Woodland Hills mainstay Morton shows no quit |

Woodland Hills mainstay Morton shows no quit

Jerry DiPaola

Woodland Hills is in the WPIAL Class AAAA championship game for the second consecutive year, and Bill Morton is back where he belongs — on the sideline.

Morton, the Woodland Hills defensive coordinator, hopes to be able to watch and lead his players with his own eyes. He coached last season’s victory over Gateway by telephone from a hospital bed while battling blood clots.

Now, when he makes a call, offers advice or, perhaps, even raises his voice, the players will hear it directly from his lips.

The problem is that the game against North Allegheny, scheduled for 7:30 p.m. today at Heinz Field, probably will be Morton’s last this season.

He is very sick, and he delayed his stem cell transplant procedure long enough to help Woodland Hills get to another title game. Finally, he will have the procedure done Dec. 14 at the Hillman Cancer Center in Pittsburgh.

Morton, 61, has POEMS Syndrome, a blood disorder that strikes one person in a million, according to Dr. Dhaval Mehta, a hematology and oncology fellow at UPMC and the Veterans Administration Hospital.

If Woodland Hills wins and advances to the PIAA quarterfinals, Morton likely will be too weak from pre-transplant testing to attend the first game. But the good news is that if the procedure works, there is a 90 percent chance of a full recovery, Morton said.

Morton, a Vietnam War veteran, has been planning all week to be at Heinz Field, but earlier this week he also said there is no guarantee.

“The way things are going, I’m not sure,” he said.

Morton refuses to sit in the coaches’ booth above the field, opting to stand on the sideline to be closer to his players.

“I like to talk to the kids when they come off the field,” he said.

But he often feels weak and tires easily, and his legs, feet, arms and hands eventually go numb.

He sits in a cart at practice but has difficulty getting into and out of it.

“Last Friday night (after the semifinal victory against North Hills), I didn’t think I was going to get back to locker room,” he said.

Morton’s illness caused him to miss three games when Woodland Hills was in the midst of its surprising 1-3 start to the season.

“I went crazy,” he said.

Since doctors allowed Morton to return in the sixth week against Fox Chapel, Woodland Hills is 7-0.

Junior linebacker and co-captain Mike Caprara was packing his gear for the Fox Chapel game when he walked past coach George Novak’s office in the Wolvarena and saw Morton sitting there. It was a sight he wasn’t expecting.

“I gave him the biggest smile,” Caprara said. “It made me want to go play that game because that made it mean even more.”

Morton said he received so many hugs from his players that he felt uncomfortable.

Caprara said Morton deserves “110 percent” of the credit for the resurgence of the Woodland Hills defense during the team’s eight-game winning streak.

“He’s fighting his health battles every day,” Caprara said. “Just seeing him there hits a spot in your heart and makes you want to get the job done. He wants it just as bad as the kids want it. His heart is so big, and he puts in so many hours. If there’s anyone you want to get it done for, it’s coach Morton.”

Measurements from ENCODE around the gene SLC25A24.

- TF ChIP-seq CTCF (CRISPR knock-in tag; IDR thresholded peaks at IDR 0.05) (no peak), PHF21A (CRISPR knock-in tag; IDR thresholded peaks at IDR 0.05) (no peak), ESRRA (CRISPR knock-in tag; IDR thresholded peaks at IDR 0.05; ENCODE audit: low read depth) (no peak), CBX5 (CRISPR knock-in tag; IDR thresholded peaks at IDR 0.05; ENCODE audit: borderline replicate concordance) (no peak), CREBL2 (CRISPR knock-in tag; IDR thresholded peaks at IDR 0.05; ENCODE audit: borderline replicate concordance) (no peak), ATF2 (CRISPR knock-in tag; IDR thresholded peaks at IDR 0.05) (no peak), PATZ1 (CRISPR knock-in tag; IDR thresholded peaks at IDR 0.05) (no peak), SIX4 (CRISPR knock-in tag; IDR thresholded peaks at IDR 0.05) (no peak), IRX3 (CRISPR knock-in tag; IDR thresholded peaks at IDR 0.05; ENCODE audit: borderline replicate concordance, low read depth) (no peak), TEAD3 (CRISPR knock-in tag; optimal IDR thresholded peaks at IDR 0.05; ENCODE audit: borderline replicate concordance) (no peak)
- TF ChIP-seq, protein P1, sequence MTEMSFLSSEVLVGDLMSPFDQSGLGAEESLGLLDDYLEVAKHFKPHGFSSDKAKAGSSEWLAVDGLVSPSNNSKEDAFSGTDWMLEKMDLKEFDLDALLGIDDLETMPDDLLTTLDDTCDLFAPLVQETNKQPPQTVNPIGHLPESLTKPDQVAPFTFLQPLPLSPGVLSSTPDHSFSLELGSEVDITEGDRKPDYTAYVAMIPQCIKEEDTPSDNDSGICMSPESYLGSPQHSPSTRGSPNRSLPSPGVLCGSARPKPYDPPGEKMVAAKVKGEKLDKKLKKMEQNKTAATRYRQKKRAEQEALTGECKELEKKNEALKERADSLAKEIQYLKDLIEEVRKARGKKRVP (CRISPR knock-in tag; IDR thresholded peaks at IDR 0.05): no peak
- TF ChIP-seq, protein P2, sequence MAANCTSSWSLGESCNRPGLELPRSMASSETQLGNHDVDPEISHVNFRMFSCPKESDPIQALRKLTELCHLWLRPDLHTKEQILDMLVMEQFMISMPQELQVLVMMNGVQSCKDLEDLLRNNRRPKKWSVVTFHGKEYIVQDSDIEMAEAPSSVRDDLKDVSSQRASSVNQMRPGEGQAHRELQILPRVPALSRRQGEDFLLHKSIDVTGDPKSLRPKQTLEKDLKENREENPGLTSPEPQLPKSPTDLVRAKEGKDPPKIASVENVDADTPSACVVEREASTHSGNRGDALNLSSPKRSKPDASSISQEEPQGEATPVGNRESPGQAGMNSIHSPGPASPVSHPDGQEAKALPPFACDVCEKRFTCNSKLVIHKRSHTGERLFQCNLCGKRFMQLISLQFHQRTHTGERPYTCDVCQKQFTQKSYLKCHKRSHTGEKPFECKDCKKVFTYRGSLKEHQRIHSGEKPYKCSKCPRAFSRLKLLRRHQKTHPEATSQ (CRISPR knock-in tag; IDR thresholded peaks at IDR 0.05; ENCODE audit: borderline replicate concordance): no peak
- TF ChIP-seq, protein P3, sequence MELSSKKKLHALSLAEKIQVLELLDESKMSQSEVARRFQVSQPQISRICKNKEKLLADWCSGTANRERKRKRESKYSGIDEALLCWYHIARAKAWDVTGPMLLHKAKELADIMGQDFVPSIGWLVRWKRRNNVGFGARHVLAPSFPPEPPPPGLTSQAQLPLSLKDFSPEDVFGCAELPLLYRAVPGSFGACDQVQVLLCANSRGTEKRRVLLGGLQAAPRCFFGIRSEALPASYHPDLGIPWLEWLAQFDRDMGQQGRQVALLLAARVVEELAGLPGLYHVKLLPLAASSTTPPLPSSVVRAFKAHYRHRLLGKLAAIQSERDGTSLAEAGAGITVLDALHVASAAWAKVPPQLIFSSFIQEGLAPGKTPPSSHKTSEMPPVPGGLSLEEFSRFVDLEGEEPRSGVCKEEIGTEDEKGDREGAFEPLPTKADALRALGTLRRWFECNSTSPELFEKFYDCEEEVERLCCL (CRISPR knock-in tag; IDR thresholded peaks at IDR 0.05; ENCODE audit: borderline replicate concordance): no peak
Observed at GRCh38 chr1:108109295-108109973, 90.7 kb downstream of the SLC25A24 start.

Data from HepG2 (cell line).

Morton hopes to coach next season, but he has been told the immune system takes a year to return to normal. He is at peace with the fact that he might coach his last game tonight at Heinz Field.

“You know, it has to come to an end sooner or later,” he said. “The nicest part is my end could come at Heinz Field. I told the kids there are kids and coaches who have never been to the championship game.

“I am very fortunate to be there eight times (seven as an assistant with Woodland Hills, once with Central Catholic). I don’t think many people can say that.”

Additional Information:

Championship facts

• Games : Clairton (12-0) vs. Rochester (12-0), 9:30 a.m.; Aliquippa (12-0) vs. South Fayette (12-0), 1 p.m.; Montour (12-0) vs. Central Valley (9-3), 4:30 p.m.; North Allegheny (11-1) vs. Woodland Hills (9-3), 7:30 p.m.

Site : Heinz Field

• Tickets : Available at the gate for $10. One ticket is good for all four games.

• TV : FSN Pittsburgh will have live coverage for three of the four championships. The game between Aliquippa and South Fayette will be preempted by the Penguins game, and instead, shown tape-delayed following the Quad-A game.

• Radio : The games will be broadcast by various stations. Among them, KDKA-FM (93.7) will carry the Class A and AA games, WJAS-AM (1320) will have Class AAA and AAAA. WJPA-FM (95.3), WMBA-AM (1460) and WBVP-AM (1230) also will carry certain games.

• Notable : In 1964, the WPIAL football titles were won by South Fayette (A), Montour (AA) and Aliquippa (AAA). However, neither South Fayette nor Montour has won a title in the 45 seasons since. Aliquippa has won 10 during that span.

Not since 1966, when Sto-Rox was named champion, has a first-year program won a WPIAL football title. Central Valley could match Sto-Rox’s feat. The most recent first-year program to reach the championship game was Woodland Hills in 1987.

South Fayette’s Christian Brumbaugh stands three TD passes behind former Sto-Rox star Adam DiMichele, who threw 76 in his varsity career. That mark, set in 2003, is believed to be the most in WPIAL history.

Rochester and Clairton will meet for the second straight year in the WPIAL Class A title game. The last time there was a championship rematch was 1994, when McGuffey beat Blackhawk, 12-6. A year earlier, Blackhawk won, 28-0.

• Chris Harlan

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